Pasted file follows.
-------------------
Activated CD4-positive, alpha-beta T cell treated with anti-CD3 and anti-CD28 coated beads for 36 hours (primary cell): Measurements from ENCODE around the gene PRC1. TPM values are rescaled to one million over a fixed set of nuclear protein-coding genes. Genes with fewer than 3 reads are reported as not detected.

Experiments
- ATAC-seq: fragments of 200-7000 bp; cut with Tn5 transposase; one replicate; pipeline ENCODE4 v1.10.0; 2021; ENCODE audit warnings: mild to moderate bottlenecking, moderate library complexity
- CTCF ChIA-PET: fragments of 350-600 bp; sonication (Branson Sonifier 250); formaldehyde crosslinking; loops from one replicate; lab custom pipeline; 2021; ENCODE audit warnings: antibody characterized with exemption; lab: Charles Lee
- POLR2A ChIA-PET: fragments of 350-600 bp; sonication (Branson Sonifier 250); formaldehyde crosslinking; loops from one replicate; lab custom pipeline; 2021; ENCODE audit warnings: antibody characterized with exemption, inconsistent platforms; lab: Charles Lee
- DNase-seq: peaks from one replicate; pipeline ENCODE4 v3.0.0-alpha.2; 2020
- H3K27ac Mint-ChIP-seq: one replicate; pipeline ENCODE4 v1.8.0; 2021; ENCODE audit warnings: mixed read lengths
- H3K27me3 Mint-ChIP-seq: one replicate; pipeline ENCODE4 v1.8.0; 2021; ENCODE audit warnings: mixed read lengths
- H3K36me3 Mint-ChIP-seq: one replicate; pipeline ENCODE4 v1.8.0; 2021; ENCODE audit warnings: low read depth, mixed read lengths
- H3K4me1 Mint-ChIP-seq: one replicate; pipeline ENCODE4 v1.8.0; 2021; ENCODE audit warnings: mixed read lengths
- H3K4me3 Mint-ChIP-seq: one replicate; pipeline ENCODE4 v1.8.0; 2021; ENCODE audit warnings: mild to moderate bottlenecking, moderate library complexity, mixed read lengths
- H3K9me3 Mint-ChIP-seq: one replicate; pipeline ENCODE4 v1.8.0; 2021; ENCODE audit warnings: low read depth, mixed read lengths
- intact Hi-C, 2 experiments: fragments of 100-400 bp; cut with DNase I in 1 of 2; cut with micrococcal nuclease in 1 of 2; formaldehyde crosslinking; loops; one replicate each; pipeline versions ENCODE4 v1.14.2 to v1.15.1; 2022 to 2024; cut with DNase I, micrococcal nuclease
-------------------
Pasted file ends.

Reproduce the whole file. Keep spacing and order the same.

Activated CD4-positive, alpha-beta T cell treated with anti-CD3 and anti-CD28 coated beads for 36 hours (primary cell): Measurements from ENCODE around the gene PRC1. TPM values are rescaled to one million over a fixed set of nuclear protein-coding genes. Genes with fewer than 3 reads are reported as not detected.

Experiments
- ATAC-seq: fragments of 200-7000 bp; cut with Tn5 transposase; one replicate; pipeline ENCODE4 v1.10.0; 2021; ENCODE audit warnings: mild to moderate bottlenecking, moderate library complexity
- CTCF ChIA-PET: fragments of 350-600 bp; sonication (Branson Sonifier 250); formaldehyde crosslinking; loops from one replicate; lab custom pipeline; 2021; ENCODE audit warnings: antibody characterized with exemption; lab: Charles Lee
- POLR2A ChIA-PET: fragments of 350-600 bp; sonication (Branson Sonifier 250); formaldehyde crosslinking; loops from one replicate; lab custom pipeline; 2021; ENCODE audit warnings: antibody characterized with exemption, inconsistent platforms; lab: Charles Lee
- DNase-seq: peaks from one replicate; pipeline ENCODE4 v3.0.0-alpha.2; 2020
- H3K27ac Mint-ChIP-seq: one replicate; pipeline ENCODE4 v1.8.0; 2021; ENCODE audit warnings: mixed read lengths
- H3K27me3 Mint-ChIP-seq: one replicate; pipeline ENCODE4 v1.8.0; 2021; ENCODE audit warnings: mixed read lengths
- H3K36me3 Mint-ChIP-seq: one replicate; pipeline ENCODE4 v1.8.0; 2021; ENCODE audit warnings: low read depth, mixed read lengths
- H3K4me1 Mint-ChIP-seq: one replicate; pipeline ENCODE4 v1.8.0; 2021; ENCODE audit warnings: mixed read lengths
- H3K4me3 Mint-ChIP-seq: one replicate; pipeline ENCODE4 v1.8.0; 2021; ENCODE audit warnings: mild to moderate bottlenecking, moderate library complexity, mixed read lengths
- H3K9me3 Mint-ChIP-seq: one replicate; pipeline ENCODE4 v1.8.0; 2021; ENCODE audit warnings: low read depth, mixed read lengths
- intact Hi-C, 2 experiments: fragments of 100-400 bp; cut with DNase I in 1 of 2; cut with micrococcal nuclease in 1 of 2; formaldehyde crosslinking; loops; one replicate each; pipeline versions ENCODE4 v1.14.2 to v1.15.1; 2022 to 2024; cut with DNase I, micrococcal nuclease